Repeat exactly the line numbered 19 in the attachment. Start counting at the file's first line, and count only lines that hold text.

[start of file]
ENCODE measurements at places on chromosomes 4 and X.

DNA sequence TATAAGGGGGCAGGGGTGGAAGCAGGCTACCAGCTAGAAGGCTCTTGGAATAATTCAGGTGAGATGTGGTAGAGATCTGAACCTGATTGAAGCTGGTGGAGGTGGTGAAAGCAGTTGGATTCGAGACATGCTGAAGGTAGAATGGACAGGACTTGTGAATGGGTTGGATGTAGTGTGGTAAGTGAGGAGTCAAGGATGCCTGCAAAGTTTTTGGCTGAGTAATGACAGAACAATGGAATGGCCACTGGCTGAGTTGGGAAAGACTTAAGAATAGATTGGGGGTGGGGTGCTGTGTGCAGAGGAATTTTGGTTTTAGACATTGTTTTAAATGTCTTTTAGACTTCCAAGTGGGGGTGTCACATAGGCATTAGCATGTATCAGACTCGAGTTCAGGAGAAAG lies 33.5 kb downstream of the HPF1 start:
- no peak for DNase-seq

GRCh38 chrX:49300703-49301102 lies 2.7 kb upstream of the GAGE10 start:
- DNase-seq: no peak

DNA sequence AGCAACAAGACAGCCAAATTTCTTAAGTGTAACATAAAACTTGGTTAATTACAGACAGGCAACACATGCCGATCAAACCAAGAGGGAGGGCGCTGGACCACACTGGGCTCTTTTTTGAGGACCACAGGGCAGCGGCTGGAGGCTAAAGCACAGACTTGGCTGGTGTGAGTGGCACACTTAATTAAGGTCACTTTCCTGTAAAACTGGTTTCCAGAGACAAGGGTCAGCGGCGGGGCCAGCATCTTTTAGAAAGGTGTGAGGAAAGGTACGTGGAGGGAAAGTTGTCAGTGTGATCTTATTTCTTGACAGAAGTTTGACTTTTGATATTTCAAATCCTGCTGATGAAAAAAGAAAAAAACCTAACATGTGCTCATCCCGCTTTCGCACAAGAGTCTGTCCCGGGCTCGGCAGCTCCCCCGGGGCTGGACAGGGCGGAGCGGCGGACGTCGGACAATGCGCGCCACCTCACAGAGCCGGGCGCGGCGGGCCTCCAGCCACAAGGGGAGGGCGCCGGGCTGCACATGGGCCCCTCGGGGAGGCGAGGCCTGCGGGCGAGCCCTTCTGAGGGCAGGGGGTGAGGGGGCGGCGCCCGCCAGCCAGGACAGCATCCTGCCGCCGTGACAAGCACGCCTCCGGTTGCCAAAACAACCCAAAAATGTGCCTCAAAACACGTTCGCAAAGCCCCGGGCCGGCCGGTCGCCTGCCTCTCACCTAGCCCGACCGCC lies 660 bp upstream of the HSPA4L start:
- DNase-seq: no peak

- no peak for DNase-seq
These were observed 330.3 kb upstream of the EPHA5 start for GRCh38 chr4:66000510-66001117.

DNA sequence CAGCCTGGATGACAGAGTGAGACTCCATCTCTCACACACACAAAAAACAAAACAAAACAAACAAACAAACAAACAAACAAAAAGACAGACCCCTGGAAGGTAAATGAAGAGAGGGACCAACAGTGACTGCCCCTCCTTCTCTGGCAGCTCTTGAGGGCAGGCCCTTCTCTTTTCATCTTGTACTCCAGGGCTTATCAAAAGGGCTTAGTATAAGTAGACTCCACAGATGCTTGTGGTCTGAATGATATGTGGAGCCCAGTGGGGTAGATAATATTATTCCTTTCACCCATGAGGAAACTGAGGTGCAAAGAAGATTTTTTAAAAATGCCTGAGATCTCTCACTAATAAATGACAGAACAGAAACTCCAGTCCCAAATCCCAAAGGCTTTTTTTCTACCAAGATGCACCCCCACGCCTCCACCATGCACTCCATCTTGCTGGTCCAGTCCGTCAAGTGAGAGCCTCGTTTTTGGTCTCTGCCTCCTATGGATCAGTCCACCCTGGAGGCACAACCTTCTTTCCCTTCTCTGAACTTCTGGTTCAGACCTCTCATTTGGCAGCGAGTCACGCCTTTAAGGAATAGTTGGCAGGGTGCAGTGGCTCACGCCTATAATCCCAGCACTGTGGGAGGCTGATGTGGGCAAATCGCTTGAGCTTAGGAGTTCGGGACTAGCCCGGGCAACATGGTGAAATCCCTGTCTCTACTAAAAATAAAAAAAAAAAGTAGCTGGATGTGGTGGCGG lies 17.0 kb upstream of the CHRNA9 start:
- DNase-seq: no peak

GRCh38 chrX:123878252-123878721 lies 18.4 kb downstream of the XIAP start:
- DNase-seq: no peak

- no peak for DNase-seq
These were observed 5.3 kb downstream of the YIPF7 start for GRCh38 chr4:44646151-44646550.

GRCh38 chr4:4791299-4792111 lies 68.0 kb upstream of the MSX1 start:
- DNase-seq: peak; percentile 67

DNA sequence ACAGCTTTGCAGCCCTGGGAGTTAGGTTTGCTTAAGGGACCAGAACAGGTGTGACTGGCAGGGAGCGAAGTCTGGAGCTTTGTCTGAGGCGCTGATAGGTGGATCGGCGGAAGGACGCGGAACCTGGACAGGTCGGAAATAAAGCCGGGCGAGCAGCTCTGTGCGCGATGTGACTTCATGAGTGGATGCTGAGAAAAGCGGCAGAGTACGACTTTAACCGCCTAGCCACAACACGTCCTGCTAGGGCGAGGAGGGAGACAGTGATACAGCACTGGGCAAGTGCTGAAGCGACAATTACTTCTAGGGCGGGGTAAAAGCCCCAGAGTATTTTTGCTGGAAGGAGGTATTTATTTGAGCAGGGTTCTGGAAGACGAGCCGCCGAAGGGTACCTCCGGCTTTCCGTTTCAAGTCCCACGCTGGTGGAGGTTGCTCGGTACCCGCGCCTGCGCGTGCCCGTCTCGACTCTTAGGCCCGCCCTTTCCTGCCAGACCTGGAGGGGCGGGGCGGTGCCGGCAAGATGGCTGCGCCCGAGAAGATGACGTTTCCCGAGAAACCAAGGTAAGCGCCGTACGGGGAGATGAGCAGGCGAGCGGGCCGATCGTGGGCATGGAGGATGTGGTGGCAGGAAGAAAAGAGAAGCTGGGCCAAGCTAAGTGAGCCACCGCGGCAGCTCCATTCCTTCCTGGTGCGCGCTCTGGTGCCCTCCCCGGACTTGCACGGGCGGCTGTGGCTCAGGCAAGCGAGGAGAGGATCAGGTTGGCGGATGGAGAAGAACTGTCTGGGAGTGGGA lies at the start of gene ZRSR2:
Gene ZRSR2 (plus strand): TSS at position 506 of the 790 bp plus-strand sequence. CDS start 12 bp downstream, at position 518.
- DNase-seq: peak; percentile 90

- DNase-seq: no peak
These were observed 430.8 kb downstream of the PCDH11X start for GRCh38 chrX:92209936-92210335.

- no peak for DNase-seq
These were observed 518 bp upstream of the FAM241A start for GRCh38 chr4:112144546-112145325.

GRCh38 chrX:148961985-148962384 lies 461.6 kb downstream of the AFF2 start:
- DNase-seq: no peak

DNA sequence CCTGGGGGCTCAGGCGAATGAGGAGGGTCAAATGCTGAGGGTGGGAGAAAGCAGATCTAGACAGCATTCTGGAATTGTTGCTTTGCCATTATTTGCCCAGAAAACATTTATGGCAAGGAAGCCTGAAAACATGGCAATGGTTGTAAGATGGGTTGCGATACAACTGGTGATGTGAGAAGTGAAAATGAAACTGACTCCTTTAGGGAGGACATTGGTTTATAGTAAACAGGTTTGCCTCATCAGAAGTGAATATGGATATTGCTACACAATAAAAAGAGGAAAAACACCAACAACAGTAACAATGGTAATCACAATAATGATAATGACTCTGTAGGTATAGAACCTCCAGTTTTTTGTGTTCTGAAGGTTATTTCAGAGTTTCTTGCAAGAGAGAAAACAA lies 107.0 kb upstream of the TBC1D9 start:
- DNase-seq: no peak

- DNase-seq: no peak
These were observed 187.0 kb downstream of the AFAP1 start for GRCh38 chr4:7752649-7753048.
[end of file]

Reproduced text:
Gene ZRSR2 (plus strand): TSS at position 506 of the 790 bp plus-strand sequence. CDS start 12 bp downstream, at position 518.